With its narrow streets  Varanasi can really be like a maze at times.  We only managed to get lost when we needed to get somewhere in a hurry, like when we were going to the train station.  When we tried to get lost to become submerged in Old Varanasi it appeared to be impossible.  I loved wandering around the old town, occasionally we would come face to face with a cow which blocked off the narrow street and we’d have to turn back the way we came.  Motorbikes became a nuisance though and we’d often have to literally jump out of the way of the speeding vehicles. 

Every night there is a religious ceremony on the banks of the Ganga called a Pooja.  Last time I was in Varanasi I really enjoyed the occasions.  On our first night I took Nev down to have a look.  The Pooja involves three to four performers on raised platforms.  They have symbolic fire lamps and incense and they kind of dance about while moving the burning lamps and scattering petals around.  The performance is accompanied with music, chanting and lots of bell ringing form the nearby Hindu temples.   We went back on our second night after a delicious special lassi.  It was a cool experience and a good way to spend our last night in Varanasi.

We had a walking tour of the old town and Hindu temples on the morning of our last day.  Our guide was an old man and had been doing the tour for over forty years.  We had loads of questions to ask, and he had great answers.  It was an insightful tour and very worthwhile.  Afterwards we had some food and went to the train station to catch our separate trains.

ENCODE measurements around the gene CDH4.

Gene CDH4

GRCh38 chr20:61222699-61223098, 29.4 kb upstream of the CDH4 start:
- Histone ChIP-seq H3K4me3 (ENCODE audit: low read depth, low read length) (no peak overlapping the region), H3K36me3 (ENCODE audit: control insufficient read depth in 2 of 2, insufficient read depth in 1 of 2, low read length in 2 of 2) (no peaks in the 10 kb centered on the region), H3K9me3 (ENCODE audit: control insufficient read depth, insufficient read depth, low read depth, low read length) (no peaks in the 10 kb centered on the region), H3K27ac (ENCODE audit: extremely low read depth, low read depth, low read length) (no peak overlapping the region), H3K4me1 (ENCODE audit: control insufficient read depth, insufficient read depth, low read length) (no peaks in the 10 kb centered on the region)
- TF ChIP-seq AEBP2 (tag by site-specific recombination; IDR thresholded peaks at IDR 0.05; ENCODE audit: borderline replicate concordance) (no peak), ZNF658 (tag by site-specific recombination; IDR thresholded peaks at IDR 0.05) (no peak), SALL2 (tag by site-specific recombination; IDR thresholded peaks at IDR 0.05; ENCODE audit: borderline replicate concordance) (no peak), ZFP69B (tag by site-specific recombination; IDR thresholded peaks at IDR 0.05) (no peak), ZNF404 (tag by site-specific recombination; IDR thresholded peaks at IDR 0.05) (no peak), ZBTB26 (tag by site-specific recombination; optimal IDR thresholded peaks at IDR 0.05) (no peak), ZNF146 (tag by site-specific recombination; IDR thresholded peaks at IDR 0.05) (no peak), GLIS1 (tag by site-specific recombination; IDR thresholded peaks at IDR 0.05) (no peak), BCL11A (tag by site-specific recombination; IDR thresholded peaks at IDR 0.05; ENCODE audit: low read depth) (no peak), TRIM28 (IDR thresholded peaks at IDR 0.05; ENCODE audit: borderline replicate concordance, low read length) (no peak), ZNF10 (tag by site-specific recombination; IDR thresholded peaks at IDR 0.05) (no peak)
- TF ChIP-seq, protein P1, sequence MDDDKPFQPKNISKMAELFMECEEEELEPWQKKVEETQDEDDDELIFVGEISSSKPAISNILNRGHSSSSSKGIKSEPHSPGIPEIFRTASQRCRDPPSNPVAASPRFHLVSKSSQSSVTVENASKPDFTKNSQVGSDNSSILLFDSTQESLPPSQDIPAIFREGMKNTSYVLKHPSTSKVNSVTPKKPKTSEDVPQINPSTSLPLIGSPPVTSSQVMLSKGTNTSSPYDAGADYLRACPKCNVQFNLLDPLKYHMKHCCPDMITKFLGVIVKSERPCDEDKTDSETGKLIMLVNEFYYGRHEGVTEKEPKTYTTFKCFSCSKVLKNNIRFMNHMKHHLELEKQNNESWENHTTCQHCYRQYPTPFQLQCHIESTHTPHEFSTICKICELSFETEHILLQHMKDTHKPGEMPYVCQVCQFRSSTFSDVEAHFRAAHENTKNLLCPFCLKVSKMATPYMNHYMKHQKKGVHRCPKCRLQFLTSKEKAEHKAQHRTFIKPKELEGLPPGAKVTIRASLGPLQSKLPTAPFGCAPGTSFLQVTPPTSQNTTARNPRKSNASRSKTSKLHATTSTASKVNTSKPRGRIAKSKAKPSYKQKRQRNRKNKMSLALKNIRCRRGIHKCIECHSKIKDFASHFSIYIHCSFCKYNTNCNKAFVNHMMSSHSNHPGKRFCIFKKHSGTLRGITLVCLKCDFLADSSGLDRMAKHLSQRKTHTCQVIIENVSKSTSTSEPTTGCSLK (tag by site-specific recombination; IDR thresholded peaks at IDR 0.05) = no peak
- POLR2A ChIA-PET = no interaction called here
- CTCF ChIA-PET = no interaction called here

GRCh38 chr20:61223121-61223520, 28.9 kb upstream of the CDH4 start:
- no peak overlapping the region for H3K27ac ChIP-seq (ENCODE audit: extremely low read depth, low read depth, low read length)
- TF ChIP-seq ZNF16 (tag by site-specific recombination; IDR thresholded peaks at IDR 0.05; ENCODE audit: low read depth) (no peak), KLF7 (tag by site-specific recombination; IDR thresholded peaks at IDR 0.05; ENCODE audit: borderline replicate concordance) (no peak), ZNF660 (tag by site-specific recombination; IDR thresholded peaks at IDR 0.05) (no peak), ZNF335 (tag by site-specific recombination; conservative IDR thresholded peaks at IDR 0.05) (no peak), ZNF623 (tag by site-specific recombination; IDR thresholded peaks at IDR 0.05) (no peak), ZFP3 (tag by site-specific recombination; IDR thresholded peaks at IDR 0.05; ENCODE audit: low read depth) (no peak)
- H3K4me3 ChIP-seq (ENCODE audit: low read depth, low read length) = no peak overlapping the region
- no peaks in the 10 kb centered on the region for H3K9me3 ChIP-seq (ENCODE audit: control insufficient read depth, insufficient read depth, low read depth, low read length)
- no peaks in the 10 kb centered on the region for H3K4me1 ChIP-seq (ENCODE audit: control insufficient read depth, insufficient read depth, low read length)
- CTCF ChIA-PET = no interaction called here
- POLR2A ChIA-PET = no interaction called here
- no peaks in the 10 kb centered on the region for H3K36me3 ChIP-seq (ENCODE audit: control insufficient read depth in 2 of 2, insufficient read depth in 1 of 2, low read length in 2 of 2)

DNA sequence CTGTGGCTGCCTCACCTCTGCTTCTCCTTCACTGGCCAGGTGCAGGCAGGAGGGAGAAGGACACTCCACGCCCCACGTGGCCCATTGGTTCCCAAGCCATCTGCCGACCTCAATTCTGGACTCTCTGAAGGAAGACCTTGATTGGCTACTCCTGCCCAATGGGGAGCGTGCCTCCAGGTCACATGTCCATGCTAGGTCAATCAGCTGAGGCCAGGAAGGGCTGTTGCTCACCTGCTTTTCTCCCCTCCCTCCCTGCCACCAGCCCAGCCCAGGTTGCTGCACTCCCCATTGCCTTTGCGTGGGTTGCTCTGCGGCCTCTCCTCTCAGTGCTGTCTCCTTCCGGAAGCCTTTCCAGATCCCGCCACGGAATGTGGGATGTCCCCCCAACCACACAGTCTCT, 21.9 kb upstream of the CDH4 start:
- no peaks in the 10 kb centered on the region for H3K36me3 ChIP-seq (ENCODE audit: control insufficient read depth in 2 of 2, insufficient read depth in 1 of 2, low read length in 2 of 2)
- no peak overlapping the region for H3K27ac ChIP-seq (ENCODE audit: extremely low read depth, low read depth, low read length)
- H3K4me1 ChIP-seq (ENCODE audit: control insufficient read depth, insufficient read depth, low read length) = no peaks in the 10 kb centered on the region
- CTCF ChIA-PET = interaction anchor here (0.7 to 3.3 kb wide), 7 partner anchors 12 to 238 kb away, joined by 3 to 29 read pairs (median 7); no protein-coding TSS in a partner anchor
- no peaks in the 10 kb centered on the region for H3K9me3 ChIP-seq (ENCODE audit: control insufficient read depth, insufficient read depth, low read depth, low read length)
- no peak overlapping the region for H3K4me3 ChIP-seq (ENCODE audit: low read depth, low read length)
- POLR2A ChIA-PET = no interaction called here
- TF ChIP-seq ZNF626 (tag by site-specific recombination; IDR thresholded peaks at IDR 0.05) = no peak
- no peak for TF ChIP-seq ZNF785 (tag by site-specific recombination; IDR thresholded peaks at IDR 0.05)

As I mentioned previously, when you try to get lost in the maze of narrow streets of Varanasi you can’t, but when I needed to catch a train I got hopelessly lost.  I was getting a bit stressed being lost whilst squeezing past cows, groups of school children and countless motorbikes with a heavy rucksack.  We eventually found the main road, but no Auto-rickshaws.  We finally tracked one down and made it to the train station 20 minute before the time my train was meant to arrive to find out my train was delayed by 4 hours.

I was departing for Bhodgaya, the city where Buddha found enlightenment, while Nev was off to Delhi to meet his girlfriend Danielle who was joining us on holiday for a couple of weeks.  His train was also delayed, so we decided to go and try and find somewhere to have a beer.  After a couple of bevies I went back to get my train.